Y. B. PARK, I.-T. CHEON

1970

order to simplify the calculation, let us consider a

spherical galaxy with the mass G11

510

M

10R

100R

and

the radius G ly completely covered by the dark

matter (DM) with a thickness DMG

4

RR

1.01

ly,

i.e. the radius of the sphere including the DM is

MG

. The density of the dark matter is assumed

to be as large as 10 times that of the galaxy. (i) Without

any dark matter, the GLE of the corpuscle passing by the

galaxy surface is found as 26.11

RR

byqua-

tions (9), (24) and (33), provided

using E

and are

aced by G

R

repl

andG. (iihen the corpuscle

passes beside the surface of the dark matter, the GLE is

obtained as 27.8

R) W

9

, which

is calculated by replac-

ing

aR byGDM

nd MM and

M

R inua-

tion (9). (iii) The light can penetrate into the DM without

scattered and sneak by the surface of the galaxy. The

path of the corpuscle in the region outside the DM can be

calculated with Equations (9), (24) and (33) by assuming

that the total mass, GDM

MM the sphere of

the radius G

R. The orbits definitely a hyperbola. On

the other hand, the path of the corpuscle inside the DM is

able to obtain by a numerical method explained below.

Let us consider a

Eq

de

corpuscle which starts from the

ga

, is in

i

si

laxy surface, namely 0

and G

R, and dashes in

the dark matter until runnay frothe DM region.

Let the corpuscle be located at

r

ing awm

in a certain

maxy oment after it started from the galsurface, i.e. a

distance, r, from and an angle,

, around the galaxy

center. According to the Gaussian heorem, the gravita-

tional potential outside a sphere can be determined by the

total mass inside the sphere. Thus, the total mass inside a

sphere with the radius r participates in formation of a

hyperbolic orbit of the corpuscle at that moment. Remark

that the location of the corpuscle,

r

T

, is situated actu-

ally at the common point on the sphere surface and the

hyperbolic orbit. Since the corpuscle migrates in the DM,

it forms every moment a different sphere with a different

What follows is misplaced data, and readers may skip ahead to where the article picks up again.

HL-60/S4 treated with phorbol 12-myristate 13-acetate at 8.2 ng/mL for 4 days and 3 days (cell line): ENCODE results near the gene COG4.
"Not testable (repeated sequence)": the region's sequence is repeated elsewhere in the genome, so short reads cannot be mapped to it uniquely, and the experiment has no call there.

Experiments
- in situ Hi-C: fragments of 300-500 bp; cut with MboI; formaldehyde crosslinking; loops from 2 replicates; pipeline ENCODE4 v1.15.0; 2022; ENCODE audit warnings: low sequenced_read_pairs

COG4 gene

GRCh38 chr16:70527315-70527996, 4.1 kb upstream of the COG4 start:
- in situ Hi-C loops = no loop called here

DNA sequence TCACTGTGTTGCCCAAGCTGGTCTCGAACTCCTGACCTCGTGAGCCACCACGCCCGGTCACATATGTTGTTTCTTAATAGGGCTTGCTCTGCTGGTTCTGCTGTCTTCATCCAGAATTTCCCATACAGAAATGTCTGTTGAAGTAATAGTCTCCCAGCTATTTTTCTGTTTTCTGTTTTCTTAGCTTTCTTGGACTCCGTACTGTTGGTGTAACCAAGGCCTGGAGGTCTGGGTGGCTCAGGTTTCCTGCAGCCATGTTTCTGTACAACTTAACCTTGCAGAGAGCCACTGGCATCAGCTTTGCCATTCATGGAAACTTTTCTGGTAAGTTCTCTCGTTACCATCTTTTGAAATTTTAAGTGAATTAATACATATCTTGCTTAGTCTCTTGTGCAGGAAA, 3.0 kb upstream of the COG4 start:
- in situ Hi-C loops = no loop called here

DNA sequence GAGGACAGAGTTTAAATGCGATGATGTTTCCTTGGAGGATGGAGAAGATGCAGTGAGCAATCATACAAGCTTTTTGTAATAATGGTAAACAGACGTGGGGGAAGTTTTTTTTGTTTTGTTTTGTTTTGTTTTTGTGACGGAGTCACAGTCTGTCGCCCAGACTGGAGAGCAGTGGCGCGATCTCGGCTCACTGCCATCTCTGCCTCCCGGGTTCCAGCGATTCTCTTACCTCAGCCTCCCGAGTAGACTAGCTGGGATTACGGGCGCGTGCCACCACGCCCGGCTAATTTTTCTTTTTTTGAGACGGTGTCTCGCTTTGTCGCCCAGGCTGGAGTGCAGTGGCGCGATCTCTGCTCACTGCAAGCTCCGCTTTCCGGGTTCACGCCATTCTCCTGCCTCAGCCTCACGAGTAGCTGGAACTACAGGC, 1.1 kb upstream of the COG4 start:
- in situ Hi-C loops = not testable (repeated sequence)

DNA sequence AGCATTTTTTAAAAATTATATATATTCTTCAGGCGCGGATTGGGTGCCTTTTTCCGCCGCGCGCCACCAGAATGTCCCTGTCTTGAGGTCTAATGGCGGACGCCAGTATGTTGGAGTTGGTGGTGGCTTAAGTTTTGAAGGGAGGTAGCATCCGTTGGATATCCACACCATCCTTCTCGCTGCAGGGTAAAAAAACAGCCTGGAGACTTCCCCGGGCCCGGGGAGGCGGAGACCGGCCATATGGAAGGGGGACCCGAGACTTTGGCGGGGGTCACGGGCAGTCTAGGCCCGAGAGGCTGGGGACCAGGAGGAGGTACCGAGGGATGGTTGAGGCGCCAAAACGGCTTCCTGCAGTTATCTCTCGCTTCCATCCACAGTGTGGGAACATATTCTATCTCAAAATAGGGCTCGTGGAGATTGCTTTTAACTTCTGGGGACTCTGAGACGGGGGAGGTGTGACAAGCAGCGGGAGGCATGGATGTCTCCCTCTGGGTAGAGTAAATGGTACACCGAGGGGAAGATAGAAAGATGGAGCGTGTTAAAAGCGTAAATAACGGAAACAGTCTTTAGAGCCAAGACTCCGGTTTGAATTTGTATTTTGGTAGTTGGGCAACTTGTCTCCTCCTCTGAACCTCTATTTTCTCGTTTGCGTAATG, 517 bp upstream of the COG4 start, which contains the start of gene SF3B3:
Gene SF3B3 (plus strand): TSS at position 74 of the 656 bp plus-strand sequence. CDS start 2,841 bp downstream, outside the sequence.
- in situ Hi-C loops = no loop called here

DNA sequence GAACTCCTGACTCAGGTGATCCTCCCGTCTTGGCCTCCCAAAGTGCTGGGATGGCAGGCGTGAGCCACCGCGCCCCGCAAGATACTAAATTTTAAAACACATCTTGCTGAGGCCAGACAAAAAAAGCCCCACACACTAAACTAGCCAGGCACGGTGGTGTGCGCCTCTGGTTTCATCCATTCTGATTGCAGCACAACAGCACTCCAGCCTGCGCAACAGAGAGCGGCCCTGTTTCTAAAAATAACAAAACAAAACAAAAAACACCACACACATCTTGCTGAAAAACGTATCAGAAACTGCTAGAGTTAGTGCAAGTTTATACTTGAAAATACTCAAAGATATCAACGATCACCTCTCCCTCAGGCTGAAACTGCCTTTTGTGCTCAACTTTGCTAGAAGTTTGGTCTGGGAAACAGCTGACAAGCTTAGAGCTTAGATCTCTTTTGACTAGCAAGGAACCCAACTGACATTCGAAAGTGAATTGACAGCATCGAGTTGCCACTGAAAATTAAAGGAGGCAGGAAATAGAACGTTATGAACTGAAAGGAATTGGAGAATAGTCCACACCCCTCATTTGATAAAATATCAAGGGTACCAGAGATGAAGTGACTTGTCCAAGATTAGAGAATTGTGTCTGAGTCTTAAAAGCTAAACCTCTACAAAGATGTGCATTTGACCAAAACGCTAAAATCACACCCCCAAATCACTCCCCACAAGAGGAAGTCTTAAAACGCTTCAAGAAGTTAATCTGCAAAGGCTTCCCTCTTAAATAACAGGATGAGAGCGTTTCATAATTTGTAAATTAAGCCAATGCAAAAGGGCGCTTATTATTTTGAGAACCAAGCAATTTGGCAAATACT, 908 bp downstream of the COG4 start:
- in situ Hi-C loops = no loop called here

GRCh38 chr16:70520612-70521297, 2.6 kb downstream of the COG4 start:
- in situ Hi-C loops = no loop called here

radius and, accordingly, the total mass inside the sphere

will change simultaneously. Namely, the hyperbola to

which the corpuscle on the surface of the sphere formed

in each moment belongs is not the same one anymore as

formed in the previous moment. The trace of all these

points which the corpuscle occupied every moment

yields a curved line. It may not be a simple hyperbola but

a slightly deviated one. Such a physical process might be

explicitly described with following equations. The total

mass of the system is 1

G

MM

with

3

1DM

GG

r

R

1,

DM

G

(35)

M

Rr

where

r

for GD

R

is the distance of

uscle of ththe e center e galaxy when it is

located at the angle

corpfrom th

around the focus. The eccentricity

at this position is

22

Rc 111,

22

GG

G

Rc

ee

GM GM

(36)

and, then, for

GDM

Rr R

,

1.

1cos11cos

G

ee

Re e

r

(37)

Notice that

is also a function of

G

r

R

. Generally,

it is possible to solve Equation (37) analytically with

respect to

G

R

r

. However, it is not easy and, thus, we

solve Equation (37) numerically with respect to the value

of

r

one-by-one for each angle

during the cor-

puscle passes through the DM regionThe orbit of the

corpuscle found in this manner shows slightly deviated

from a simple hyperbola, particularly in the region of the

dark matter. Actually, the region of the DM in which the

light is moving holds only within 16 degrees around the

galaxy center, i.e. 88

.

.

Finally, our result found for the GLE is 27.97

,

whi

5. Conclusions

that the GLE could be derived in the

hich is slightly larger than that of the case (ii). Ts

result is obviously understandable because of that the

closer the orbit of the corpuscle is to the gravitational

center, the larger the GLE becomes.

It has been shown

framework of Newtonian mechanics if the photon were

regarded as a corpuscle with the tiny effective mass,

2

c

h

m

, which was based on the quantum theory and

the Special T

optically

vi

informations of the dark

m

6. Acknowledgements

ut under the KAST Mentor

heory of Relativity. The factor 2 arising

from the GTR has been derived by introducing the

concept of the curved space due to the gravitational field

and its normal reaction. Of course, all these procedures

would be expediential. However, it would help senior

high school and undergraduate university students to

comprehend the physical structure of the GLE.

Since existence of the dark matter is not

sible because it does not interact with the light, the

GLE is known as a powerful method to observe it. The

present work investigates the GLE by a spherical galaxy

completely covered by the dark matter. The results are

definitely in detectable range.

It is true that one can obtain

atter by investigating the GLE.

This work has been carried o

Copyright © 2012 SciRes. JMP